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  News: Countdown to EURO 2004


Euros sure to bring out stars, create new ones
Tournaments like Euro 2004 bring out the stars and create new ones. Without them, favored teams can be reduced to also-rans.
Tuesday, 08 June 2004

Nobody ever doubted Zinedine Zidane's worth. But the 2002 World Cup served to underline the point.

With Zidane sidelined in the first two games with a thigh injury, France was beaten by Senegal 1-0 and drew Uruguay 0-0. He limped through the third match, but then it was too late. Denmark won 2-0 and France was out of competition, the worst display ever by a defending champion. Three games. No wins. No goals.

It was the first time since 1966 that a defending champion bowed out in the first round -- back then, it was Brazil without Pele.

A healthy Zidane will make Jacques Santini's team the favorites in Euro 2004 in Portugal, particularly if strikers Thierry Henry and David Trezeguet keep scoring.

If Raul Gonzalez has a great tournament, Spain could fulfill its long talked about promise. The main question surrounds Raul's strike partner -- some young and veterans stars in the wings, notably Albert Luque, Fernando Morientes, Fernando Torres and Joseba Etxeberria.

Striker Pedro Pauleta plays a pivotal role for host Portugal, another underperforming team that could be lifted by a star. If he flops, the hosts could go out in the first round like they did in the 2002 World Cup. The Portuguese are trying to blend older stars such as Pauleta and Luis Figo with young players like Brazilian-born playmaker Deco and winger Cristiano Ronaldo.

Despite the talk about David Beckham and Michael Owen, England's key player may be Liverpool's Steven Gerrard. He missed the World Cup with a groin injury, and his creativity at midfield gives England a shot at its first major title since winning the 1966 World Cup.

"He's one of the important players we have," England coach Sven-Goran Eriksson said. "He's a world-class player, and he can play different positions in midfield. We've lost very few times with Steven Gerrard on the pitch."

The Netherlands is as talented as anybody, but many of their top players are young and experienced. The Dutch will be looking to star striker Ruud van Nistelrooy and youngsters to make a mark -- forward Arjen Robben and midfielders Rafael van der Vaart and Wesley Sneijder. With a Spanish mother, Van der Vaart could have elected to play for Spain.

Germany's Kevin Kuranyi is another promising striker with parents from different countries. Born in Brazil to a German father and Panamanian mother, the family moved back to Europe when he was 14. Despite lackluster play entering the tournament, Germany is always ready in big events. And if Kuranyi is, too, the 2002 World Cup runners-up could be a threat.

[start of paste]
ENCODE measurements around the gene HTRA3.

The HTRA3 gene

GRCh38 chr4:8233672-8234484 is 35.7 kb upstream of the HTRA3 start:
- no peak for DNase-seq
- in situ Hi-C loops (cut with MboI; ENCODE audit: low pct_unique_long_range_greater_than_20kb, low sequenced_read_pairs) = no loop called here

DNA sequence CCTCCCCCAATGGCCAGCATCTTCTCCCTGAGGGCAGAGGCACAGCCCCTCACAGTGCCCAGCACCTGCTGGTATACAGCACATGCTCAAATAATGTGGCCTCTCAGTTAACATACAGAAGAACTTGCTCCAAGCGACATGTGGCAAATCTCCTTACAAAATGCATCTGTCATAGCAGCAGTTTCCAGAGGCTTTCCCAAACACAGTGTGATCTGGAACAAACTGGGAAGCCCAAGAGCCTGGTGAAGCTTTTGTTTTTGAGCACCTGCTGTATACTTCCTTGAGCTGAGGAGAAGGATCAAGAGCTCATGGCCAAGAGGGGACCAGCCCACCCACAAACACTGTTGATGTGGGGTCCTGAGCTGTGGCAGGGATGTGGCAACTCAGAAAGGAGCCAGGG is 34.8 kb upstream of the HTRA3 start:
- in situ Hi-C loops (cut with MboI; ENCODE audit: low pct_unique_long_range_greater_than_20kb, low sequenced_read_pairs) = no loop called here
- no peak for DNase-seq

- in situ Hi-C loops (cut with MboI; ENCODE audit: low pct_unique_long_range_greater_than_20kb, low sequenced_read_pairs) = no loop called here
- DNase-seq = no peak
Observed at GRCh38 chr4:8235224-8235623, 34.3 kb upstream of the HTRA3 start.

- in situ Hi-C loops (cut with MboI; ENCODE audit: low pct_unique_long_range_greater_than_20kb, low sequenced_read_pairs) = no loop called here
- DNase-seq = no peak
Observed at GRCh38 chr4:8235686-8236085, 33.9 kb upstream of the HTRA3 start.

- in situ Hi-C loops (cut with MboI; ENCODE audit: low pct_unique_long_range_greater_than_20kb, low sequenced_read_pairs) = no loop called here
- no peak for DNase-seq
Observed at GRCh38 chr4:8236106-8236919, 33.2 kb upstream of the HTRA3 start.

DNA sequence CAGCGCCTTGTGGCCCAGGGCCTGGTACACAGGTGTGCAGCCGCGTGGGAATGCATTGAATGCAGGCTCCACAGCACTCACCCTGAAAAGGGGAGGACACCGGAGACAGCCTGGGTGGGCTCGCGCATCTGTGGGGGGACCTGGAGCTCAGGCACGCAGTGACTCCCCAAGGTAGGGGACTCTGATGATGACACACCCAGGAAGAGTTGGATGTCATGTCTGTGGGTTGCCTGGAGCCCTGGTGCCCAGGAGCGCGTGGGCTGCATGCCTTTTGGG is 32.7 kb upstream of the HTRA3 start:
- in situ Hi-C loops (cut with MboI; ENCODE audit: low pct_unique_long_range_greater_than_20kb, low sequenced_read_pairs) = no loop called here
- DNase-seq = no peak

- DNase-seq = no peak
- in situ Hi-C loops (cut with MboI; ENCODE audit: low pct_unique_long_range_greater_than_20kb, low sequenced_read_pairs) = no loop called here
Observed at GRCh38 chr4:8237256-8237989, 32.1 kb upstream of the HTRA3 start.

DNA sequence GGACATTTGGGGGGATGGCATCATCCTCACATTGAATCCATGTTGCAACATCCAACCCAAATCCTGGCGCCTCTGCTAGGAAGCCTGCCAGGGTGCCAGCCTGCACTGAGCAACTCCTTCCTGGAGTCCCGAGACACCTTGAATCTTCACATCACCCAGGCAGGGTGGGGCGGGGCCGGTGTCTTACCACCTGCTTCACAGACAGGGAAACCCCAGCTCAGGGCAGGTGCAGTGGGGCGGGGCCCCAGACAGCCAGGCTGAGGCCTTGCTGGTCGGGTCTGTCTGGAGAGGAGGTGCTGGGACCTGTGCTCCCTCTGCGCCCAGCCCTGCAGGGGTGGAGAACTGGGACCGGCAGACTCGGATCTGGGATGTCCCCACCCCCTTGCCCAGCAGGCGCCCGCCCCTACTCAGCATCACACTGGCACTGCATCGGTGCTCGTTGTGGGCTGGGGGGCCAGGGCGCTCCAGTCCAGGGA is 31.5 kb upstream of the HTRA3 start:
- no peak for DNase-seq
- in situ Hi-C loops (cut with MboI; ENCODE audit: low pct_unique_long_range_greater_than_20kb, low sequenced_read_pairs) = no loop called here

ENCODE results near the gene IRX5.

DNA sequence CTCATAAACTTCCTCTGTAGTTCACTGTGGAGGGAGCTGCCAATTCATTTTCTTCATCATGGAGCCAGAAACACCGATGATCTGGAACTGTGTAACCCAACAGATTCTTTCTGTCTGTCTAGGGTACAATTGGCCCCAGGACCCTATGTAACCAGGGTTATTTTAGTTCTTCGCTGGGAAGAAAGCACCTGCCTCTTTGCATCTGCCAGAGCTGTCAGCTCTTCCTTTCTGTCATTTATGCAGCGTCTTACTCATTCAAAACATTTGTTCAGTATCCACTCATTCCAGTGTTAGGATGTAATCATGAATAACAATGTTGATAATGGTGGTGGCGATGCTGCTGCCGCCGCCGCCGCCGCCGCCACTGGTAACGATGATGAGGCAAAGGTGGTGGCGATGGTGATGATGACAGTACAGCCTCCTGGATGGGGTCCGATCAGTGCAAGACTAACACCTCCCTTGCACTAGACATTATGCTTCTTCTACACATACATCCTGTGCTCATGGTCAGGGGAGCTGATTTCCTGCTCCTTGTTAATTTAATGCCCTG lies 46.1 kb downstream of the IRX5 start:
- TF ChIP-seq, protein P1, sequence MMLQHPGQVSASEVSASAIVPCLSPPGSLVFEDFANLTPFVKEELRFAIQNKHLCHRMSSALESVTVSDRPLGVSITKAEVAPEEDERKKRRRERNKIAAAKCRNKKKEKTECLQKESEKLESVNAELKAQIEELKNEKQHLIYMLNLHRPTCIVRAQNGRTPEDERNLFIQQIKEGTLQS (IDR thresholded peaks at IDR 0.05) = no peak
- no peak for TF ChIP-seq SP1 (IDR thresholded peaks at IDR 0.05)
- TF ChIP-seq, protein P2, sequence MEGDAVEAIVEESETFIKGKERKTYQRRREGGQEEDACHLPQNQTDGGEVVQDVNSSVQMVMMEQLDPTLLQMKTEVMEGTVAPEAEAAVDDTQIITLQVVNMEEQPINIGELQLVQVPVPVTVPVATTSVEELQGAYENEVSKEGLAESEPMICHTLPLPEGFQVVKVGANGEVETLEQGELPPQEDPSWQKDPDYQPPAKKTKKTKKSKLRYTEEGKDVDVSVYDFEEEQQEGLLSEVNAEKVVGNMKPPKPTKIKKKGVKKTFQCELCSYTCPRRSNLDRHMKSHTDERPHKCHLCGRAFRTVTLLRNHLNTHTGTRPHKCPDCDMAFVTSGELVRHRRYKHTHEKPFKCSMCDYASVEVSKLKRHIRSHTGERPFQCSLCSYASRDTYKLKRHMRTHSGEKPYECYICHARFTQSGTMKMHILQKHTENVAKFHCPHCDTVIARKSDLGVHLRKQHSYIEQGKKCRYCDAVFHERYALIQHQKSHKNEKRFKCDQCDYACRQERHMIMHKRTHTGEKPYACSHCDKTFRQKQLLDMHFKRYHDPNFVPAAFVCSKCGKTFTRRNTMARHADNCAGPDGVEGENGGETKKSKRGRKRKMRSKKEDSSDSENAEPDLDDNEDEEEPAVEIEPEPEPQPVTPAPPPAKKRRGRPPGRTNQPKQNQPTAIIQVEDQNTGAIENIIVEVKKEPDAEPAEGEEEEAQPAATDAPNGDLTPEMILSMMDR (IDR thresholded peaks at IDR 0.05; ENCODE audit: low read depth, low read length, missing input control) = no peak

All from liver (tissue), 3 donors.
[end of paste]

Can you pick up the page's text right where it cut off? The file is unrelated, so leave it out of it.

Once defense-oriented, Italy has some of the tournament's best attacking players in striker Francesco Totti and Christian Vieri and attacking midfielder Alessandro Del Piero.

Many place the Czechs among the contenders. They have one of Europe's best midfields led by Pavel Nedved, Tomas Rosicky, Karel Poborsky and Tomas Galasek. Some look to talented goalkeeper Petr Cech as the team's budding star.

Sweden's success hinges on its team spirit and defense -- not the stuff of headlines. If there's a star, it may be star Zlatan Ibrahimovic, whose elusive runs and hot temper will make him one of the tournament's most watched players. If he can overcome a groin injury, look for goals.

Sweden's chances will also be boosted by Henrik Larrson's return to the national team. A prolific scorer with Celtic, some of his talented has been overlooked in the low-profile Scottish league.

Switzerland is a long-shot. If a player is to rise to the star level there, it will probably be playmaker Hakan Yakin. He has flair, great free kicks and a knack of scoring. A series of injuries is the only thing damaging his prospects in the tournament. His brother, Murat, is the side's top central defender.

Latvia will be playing in the biggest event in its history. Striker Maris Verpakovskis is already a national hero, having scored in both legs of the playoff that eliminated Turkey.

Denmark's Martin Jorgensen could be about to break trough on the international level. At attacking midfielder, he could take pressure off forwards Jon Dahl Tomasson and Ebbe Sand.

For Greece, keep an eye on striker Demis Nikolaidis and midfielder Vassilis Tsiartas. Russia has striker Dmitry Sychev and midfielder Alexander Mostovoi. Croatia will rely on a high-scoring forward line led by Monaco striker Dado Prso. The Bulgarian attack centers around striker Dimitar Berbatov and midfielder Stilian Petrov.
- Reuters & AP



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